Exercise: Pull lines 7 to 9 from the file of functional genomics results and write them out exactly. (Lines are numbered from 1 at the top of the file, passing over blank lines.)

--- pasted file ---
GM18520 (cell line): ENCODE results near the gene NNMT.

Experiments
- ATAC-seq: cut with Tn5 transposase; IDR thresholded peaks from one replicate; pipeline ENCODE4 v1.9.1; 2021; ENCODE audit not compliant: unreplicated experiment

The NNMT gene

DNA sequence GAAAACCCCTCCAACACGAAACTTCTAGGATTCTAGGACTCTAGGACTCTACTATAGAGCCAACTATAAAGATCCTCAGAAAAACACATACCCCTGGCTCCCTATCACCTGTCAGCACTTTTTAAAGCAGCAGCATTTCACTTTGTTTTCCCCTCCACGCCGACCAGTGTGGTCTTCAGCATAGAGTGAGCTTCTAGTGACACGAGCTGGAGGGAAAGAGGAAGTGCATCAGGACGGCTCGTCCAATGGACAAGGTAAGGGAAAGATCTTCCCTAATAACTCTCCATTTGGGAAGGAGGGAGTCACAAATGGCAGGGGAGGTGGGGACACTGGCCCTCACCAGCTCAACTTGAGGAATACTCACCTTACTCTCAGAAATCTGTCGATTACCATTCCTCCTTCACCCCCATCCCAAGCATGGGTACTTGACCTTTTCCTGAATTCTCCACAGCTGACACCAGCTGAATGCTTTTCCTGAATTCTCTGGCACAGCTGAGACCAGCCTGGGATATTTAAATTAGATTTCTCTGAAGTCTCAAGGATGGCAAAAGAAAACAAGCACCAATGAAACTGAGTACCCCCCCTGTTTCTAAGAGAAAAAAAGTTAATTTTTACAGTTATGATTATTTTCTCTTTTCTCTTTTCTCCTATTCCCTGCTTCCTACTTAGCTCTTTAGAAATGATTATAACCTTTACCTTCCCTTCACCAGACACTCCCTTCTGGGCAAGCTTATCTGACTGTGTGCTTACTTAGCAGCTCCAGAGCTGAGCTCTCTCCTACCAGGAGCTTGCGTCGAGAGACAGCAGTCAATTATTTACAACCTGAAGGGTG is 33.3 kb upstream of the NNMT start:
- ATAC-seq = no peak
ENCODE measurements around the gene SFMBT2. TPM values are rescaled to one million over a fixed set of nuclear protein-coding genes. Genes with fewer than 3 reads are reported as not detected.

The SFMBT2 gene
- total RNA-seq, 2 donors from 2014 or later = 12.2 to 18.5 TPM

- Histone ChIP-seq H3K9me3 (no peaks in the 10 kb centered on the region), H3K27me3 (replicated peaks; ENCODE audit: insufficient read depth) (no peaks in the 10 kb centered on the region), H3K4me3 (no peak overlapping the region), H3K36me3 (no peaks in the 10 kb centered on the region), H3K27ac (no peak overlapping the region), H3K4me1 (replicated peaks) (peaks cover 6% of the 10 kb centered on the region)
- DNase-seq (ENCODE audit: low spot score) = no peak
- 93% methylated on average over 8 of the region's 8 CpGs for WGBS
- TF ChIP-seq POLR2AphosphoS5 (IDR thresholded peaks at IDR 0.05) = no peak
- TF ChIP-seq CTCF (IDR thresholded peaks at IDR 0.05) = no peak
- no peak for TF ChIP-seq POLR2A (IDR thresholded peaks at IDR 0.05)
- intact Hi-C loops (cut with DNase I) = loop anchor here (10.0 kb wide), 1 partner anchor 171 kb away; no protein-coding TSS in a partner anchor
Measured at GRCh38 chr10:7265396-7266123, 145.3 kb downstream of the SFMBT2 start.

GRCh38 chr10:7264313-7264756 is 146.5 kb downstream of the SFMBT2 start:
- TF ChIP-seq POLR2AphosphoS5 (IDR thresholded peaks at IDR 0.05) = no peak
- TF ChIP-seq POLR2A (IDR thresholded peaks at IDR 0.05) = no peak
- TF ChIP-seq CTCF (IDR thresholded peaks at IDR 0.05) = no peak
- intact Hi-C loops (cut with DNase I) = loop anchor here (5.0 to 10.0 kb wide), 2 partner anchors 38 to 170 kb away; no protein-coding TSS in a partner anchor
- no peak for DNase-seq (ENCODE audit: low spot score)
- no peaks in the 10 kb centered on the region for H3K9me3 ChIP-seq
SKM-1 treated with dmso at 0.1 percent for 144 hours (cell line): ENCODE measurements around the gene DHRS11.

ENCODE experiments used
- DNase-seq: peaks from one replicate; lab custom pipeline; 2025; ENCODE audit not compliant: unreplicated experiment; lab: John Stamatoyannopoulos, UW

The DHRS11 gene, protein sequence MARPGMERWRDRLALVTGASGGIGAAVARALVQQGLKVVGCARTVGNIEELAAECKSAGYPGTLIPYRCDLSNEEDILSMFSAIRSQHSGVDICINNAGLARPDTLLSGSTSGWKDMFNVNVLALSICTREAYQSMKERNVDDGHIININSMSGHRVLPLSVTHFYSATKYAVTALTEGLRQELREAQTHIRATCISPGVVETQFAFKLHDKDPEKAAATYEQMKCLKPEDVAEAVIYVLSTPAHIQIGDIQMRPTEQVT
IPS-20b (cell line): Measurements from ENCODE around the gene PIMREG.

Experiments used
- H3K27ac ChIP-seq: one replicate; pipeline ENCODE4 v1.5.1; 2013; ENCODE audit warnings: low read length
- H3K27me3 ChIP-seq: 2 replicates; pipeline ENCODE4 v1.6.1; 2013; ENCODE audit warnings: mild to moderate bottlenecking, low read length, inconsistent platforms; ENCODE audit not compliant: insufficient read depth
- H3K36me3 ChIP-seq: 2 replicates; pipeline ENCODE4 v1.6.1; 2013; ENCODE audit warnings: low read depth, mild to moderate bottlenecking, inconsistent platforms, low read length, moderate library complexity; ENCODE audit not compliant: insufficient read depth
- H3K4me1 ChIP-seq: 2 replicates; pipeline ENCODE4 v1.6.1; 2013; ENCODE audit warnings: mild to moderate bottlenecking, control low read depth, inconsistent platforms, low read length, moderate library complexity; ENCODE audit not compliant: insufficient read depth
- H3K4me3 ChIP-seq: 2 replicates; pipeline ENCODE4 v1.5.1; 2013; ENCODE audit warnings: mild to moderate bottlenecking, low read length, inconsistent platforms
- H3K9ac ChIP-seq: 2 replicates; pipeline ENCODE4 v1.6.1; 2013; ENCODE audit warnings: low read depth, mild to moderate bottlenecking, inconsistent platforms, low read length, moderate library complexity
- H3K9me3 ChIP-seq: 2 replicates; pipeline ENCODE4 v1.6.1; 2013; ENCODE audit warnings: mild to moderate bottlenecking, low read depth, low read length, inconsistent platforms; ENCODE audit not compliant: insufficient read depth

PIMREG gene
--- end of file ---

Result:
ENCODE measurements around the gene SFMBT2. TPM values are rescaled to one million over a fixed set of nuclear protein-coding genes. Genes with fewer than 3 reads are reported as not detected.

The SFMBT2 gene
- total RNA-seq, 2 donors from 2014 or later = 12.2 to 18.5 TPM